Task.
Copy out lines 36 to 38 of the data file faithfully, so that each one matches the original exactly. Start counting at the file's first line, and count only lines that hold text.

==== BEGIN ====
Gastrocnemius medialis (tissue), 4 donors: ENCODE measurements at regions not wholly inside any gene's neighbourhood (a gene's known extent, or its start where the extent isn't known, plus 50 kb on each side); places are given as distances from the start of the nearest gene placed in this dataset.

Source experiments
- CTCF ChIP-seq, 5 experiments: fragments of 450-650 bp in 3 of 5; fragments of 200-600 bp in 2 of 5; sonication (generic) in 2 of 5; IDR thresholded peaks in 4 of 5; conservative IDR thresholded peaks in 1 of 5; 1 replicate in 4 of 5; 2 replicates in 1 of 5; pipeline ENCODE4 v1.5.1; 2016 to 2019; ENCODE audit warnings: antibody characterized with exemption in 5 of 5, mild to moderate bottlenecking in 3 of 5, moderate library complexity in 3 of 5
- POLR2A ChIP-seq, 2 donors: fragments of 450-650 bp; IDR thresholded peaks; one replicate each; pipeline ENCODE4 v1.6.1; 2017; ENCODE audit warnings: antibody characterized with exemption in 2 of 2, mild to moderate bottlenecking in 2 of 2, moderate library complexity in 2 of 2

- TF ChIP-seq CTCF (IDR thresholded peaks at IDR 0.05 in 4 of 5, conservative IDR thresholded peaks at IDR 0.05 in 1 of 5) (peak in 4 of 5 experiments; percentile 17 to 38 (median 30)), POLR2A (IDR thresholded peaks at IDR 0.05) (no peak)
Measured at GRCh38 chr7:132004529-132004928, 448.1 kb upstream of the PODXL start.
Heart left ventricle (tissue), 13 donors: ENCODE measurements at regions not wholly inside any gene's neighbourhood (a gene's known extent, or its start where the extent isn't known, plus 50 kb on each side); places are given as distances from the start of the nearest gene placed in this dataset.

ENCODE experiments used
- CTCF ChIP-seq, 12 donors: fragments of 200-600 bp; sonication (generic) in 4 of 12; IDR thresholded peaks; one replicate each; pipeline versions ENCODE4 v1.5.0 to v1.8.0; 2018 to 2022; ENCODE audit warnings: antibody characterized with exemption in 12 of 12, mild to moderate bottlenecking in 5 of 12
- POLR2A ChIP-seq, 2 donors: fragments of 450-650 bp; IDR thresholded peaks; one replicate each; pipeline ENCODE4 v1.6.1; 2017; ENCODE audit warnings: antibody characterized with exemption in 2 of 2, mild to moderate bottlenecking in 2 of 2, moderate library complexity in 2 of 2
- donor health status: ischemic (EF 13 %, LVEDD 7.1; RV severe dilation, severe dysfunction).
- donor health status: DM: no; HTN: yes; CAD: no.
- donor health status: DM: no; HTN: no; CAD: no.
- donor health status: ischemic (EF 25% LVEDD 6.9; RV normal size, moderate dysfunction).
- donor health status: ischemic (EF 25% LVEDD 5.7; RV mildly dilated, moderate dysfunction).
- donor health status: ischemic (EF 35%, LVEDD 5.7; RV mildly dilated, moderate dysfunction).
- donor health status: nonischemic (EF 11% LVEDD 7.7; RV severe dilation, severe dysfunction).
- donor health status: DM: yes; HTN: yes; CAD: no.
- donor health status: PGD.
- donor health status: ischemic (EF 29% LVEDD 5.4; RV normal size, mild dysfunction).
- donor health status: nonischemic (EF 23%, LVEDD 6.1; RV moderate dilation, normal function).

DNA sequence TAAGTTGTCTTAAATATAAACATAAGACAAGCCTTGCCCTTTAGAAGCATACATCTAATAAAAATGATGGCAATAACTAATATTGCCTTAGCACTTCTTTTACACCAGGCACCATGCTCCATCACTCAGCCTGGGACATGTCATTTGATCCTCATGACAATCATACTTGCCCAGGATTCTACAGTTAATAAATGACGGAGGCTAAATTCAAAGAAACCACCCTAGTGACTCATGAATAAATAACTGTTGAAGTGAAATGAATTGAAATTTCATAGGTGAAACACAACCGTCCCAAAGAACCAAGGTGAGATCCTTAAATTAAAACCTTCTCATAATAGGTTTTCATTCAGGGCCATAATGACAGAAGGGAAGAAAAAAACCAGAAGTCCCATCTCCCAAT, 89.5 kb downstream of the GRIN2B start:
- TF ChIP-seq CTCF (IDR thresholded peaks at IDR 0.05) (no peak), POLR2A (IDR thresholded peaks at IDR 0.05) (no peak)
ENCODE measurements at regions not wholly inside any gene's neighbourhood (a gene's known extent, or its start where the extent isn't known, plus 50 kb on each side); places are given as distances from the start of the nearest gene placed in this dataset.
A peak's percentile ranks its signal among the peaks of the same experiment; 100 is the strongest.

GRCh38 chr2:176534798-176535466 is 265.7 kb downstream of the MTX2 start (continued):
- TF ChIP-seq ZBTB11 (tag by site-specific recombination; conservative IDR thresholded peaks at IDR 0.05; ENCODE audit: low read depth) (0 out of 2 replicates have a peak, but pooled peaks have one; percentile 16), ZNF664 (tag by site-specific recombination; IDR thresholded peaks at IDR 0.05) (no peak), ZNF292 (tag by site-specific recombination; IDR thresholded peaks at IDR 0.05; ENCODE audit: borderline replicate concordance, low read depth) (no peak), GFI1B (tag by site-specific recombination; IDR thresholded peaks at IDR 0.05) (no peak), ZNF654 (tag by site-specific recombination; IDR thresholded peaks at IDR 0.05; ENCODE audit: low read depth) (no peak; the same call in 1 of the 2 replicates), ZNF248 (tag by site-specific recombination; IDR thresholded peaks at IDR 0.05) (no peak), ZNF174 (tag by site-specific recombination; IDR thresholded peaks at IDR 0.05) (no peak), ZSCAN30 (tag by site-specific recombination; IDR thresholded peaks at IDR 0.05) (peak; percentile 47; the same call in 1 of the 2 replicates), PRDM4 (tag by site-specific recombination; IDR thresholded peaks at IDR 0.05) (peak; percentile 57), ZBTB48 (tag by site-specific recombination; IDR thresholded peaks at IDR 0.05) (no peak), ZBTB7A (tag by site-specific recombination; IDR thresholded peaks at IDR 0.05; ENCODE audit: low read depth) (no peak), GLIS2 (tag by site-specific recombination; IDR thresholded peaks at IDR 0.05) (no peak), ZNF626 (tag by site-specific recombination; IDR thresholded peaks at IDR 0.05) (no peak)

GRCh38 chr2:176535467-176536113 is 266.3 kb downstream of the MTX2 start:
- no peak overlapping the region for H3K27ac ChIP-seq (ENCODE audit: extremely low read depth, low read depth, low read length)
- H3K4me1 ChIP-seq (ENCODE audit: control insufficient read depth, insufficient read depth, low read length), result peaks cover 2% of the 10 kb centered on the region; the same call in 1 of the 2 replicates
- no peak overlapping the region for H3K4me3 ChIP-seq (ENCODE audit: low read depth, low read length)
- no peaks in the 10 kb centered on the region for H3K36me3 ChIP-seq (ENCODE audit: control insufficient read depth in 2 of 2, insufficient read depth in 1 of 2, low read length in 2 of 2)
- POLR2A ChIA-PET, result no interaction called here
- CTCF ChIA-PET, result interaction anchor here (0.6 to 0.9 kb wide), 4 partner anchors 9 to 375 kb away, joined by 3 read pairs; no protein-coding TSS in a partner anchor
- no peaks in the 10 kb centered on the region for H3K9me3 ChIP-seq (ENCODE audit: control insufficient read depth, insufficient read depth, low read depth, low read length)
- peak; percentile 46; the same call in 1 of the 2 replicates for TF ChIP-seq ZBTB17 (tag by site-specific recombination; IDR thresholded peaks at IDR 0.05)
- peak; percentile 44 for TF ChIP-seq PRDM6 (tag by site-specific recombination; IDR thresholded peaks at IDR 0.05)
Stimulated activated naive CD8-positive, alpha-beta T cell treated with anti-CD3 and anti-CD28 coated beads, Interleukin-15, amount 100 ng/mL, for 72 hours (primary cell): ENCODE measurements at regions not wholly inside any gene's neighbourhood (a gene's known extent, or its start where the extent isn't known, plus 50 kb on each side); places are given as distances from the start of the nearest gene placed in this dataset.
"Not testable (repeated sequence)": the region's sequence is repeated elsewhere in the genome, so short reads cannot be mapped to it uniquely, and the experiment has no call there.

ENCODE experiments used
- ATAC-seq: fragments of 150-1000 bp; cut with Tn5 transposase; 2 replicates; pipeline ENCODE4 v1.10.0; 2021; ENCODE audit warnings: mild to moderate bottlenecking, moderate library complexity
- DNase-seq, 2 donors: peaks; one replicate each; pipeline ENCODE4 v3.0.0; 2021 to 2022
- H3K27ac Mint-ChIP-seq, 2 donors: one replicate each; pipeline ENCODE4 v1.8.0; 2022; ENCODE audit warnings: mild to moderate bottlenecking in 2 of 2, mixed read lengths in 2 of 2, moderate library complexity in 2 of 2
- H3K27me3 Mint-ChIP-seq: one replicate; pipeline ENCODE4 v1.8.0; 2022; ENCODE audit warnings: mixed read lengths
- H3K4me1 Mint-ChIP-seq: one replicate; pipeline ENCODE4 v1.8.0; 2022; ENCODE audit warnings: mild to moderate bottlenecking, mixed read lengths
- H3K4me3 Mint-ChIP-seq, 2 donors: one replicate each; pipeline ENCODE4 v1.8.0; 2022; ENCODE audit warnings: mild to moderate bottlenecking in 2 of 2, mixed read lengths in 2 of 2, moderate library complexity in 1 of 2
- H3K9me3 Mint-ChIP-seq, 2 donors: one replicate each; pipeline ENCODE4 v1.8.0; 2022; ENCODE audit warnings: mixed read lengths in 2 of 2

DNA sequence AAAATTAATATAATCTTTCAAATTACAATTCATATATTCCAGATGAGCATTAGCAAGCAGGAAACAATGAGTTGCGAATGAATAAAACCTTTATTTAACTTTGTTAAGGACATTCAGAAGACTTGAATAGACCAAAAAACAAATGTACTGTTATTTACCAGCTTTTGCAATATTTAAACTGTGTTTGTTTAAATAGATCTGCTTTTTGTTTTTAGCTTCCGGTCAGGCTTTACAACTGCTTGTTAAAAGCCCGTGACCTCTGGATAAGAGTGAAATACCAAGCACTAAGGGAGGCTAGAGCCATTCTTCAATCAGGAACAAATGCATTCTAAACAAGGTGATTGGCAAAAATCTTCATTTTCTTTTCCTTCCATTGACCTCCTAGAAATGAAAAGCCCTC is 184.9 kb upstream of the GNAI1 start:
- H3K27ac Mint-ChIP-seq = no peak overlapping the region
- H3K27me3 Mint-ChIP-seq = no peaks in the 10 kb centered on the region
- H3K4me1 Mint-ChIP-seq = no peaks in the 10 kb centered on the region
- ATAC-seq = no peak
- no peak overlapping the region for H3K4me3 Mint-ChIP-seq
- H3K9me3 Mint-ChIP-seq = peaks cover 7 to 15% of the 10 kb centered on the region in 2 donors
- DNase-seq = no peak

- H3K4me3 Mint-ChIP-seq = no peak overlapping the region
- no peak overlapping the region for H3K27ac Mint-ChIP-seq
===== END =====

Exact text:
- peak; percentile 46; the same call in 1 of the 2 replicates for TF ChIP-seq ZBTB17 (tag by site-specific recombination; IDR thresholded peaks at IDR 0.05)
- peak; percentile 44 for TF ChIP-seq PRDM6 (tag by site-specific recombination; IDR thresholded peaks at IDR 0.05)
Stimulated activated naive CD8-positive, alpha-beta T cell treated with anti-CD3 and anti-CD28 coated beads, Interleukin-15, amount 100 ng/mL, for 72 hours (primary cell): ENCODE measurements at regions not wholly inside any gene's neighbourhood (a gene's known extent, or its start where the extent isn't known, plus 50 kb on each side); places are given as distances from the start of the nearest gene placed in this dataset.